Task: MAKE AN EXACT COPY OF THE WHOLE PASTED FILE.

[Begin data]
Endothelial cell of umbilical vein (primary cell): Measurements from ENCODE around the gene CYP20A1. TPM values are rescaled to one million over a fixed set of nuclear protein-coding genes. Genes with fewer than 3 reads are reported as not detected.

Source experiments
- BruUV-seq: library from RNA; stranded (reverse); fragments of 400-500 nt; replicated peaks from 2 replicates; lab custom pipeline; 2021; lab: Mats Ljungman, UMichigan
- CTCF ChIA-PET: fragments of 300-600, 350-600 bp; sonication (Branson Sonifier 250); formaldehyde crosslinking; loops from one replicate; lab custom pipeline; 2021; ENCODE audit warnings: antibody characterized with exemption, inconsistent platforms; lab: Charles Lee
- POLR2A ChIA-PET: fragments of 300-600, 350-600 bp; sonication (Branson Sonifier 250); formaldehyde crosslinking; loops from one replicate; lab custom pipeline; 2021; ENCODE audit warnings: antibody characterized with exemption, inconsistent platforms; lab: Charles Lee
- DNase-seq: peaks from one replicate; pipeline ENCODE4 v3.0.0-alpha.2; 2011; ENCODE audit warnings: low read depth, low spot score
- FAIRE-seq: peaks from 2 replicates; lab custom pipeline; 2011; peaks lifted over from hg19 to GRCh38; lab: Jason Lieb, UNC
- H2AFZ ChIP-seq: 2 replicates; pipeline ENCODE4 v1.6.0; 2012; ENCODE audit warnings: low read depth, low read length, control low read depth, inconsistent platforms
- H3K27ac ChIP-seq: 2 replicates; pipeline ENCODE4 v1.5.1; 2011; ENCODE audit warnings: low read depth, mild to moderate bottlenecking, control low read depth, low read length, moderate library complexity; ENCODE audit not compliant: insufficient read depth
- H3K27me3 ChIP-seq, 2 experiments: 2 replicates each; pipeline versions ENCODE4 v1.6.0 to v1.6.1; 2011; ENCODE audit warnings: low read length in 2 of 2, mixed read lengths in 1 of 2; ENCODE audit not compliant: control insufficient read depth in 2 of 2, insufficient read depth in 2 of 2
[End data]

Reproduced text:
Endothelial cell of umbilical vein (primary cell): Measurements from ENCODE around the gene CYP20A1. TPM values are rescaled to one million over a fixed set of nuclear protein-coding genes. Genes with fewer than 3 reads are reported as not detected.

Source experiments
- BruUV-seq: library from RNA; stranded (reverse); fragments of 400-500 nt; replicated peaks from 2 replicates; lab custom pipeline; 2021; lab: Mats Ljungman, UMichigan
- CTCF ChIA-PET: fragments of 300-600, 350-600 bp; sonication (Branson Sonifier 250); formaldehyde crosslinking; loops from one replicate; lab custom pipeline; 2021; ENCODE audit warnings: antibody characterized with exemption, inconsistent platforms; lab: Charles Lee
- POLR2A ChIA-PET: fragments of 300-600, 350-600 bp; sonication (Branson Sonifier 250); formaldehyde crosslinking; loops from one replicate; lab custom pipeline; 2021; ENCODE audit warnings: antibody characterized with exemption, inconsistent platforms; lab: Charles Lee
- DNase-seq: peaks from one replicate; pipeline ENCODE4 v3.0.0-alpha.2; 2011; ENCODE audit warnings: low read depth, low spot score
- FAIRE-seq: peaks from 2 replicates; lab custom pipeline; 2011; peaks lifted over from hg19 to GRCh38; lab: Jason Lieb, UNC
- H2AFZ ChIP-seq: 2 replicates; pipeline ENCODE4 v1.6.0; 2012; ENCODE audit warnings: low read depth, low read length, control low read depth, inconsistent platforms
- H3K27ac ChIP-seq: 2 replicates; pipeline ENCODE4 v1.5.1; 2011; ENCODE audit warnings: low read depth, mild to moderate bottlenecking, control low read depth, low read length, moderate library complexity; ENCODE audit not compliant: insufficient read depth
- H3K27me3 ChIP-seq, 2 experiments: 2 replicates each; pipeline versions ENCODE4 v1.6.0 to v1.6.1; 2011; ENCODE audit warnings: low read length in 2 of 2, mixed read lengths in 1 of 2; ENCODE audit not compliant: control insufficient read depth in 2 of 2, insufficient read depth in 2 of 2